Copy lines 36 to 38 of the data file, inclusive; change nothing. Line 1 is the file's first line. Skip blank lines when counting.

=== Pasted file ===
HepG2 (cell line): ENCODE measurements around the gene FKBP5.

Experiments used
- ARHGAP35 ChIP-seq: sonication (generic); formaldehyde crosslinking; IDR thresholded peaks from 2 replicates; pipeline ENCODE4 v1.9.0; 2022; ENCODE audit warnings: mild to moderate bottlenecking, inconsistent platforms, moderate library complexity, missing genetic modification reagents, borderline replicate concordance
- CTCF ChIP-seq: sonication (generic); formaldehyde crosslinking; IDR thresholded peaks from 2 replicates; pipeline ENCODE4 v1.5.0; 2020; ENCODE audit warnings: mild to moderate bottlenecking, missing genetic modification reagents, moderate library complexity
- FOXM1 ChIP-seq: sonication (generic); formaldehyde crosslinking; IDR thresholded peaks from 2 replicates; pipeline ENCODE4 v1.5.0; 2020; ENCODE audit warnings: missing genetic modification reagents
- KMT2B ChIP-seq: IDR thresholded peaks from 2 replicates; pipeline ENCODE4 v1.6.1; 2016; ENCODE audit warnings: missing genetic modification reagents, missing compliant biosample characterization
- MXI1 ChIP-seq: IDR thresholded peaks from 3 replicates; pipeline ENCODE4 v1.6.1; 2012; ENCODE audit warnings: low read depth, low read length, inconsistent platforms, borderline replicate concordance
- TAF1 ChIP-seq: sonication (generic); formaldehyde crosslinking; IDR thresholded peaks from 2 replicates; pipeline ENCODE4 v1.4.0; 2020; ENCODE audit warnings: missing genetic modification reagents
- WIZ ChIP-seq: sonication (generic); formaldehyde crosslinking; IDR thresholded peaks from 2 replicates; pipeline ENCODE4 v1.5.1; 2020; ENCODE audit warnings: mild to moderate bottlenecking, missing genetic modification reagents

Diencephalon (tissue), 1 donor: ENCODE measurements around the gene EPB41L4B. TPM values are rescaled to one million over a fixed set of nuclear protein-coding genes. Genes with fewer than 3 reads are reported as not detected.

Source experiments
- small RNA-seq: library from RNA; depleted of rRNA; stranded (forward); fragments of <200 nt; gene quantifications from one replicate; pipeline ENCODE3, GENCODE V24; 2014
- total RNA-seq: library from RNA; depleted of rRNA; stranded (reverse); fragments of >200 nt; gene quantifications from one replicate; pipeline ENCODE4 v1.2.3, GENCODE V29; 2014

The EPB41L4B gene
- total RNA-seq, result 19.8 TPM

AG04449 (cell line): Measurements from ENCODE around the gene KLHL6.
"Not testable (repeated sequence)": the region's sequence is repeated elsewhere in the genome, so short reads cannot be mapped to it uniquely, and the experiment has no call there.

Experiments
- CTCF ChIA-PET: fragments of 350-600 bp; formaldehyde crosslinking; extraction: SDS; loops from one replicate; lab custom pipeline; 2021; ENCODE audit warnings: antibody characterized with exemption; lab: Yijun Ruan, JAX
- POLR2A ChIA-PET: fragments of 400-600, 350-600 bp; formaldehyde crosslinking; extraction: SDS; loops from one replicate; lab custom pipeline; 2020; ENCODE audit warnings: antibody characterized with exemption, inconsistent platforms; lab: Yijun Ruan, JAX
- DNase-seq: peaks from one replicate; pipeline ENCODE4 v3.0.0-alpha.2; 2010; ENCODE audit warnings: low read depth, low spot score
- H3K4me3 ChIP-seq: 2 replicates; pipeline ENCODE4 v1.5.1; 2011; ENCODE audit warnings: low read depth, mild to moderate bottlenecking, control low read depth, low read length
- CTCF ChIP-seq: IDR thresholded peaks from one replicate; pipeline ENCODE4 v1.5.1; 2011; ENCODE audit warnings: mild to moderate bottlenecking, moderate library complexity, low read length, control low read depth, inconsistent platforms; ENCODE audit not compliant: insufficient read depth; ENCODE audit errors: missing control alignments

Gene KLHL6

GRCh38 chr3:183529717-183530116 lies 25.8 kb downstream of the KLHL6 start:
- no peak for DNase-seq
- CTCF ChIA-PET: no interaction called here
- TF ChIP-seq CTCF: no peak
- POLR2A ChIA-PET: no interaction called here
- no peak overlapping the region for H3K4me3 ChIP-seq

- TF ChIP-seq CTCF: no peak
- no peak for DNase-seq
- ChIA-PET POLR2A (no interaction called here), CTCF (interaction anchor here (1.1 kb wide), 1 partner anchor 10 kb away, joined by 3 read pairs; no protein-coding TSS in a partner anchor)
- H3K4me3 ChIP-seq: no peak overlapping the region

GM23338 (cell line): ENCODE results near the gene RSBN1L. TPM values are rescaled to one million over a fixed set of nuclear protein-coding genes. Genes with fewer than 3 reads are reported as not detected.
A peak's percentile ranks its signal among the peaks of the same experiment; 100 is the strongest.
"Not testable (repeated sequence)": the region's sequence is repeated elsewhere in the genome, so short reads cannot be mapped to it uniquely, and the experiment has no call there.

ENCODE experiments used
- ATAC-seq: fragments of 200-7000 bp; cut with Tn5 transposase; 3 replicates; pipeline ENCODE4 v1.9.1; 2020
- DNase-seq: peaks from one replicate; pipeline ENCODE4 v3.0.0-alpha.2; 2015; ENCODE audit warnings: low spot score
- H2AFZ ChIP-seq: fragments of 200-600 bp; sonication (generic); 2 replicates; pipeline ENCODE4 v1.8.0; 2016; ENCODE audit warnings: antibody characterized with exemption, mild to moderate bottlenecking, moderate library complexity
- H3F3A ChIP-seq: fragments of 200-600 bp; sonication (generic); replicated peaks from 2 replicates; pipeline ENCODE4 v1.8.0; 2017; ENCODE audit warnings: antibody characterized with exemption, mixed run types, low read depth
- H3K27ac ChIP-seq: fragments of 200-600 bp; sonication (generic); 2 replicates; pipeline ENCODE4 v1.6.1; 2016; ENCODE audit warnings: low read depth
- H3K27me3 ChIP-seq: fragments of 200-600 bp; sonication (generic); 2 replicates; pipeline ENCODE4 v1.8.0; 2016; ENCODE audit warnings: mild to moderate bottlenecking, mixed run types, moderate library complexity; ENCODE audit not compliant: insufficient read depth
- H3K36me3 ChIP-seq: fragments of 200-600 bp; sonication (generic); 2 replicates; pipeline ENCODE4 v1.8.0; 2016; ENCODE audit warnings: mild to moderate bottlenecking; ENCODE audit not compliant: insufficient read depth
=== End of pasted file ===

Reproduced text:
A peak's percentile ranks its signal among the peaks of the same experiment; 100 is the strongest.
"Not testable (repeated sequence)": the region's sequence is repeated elsewhere in the genome, so short reads cannot be mapped to it uniquely, and the experiment has no call there.

ENCODE experiments used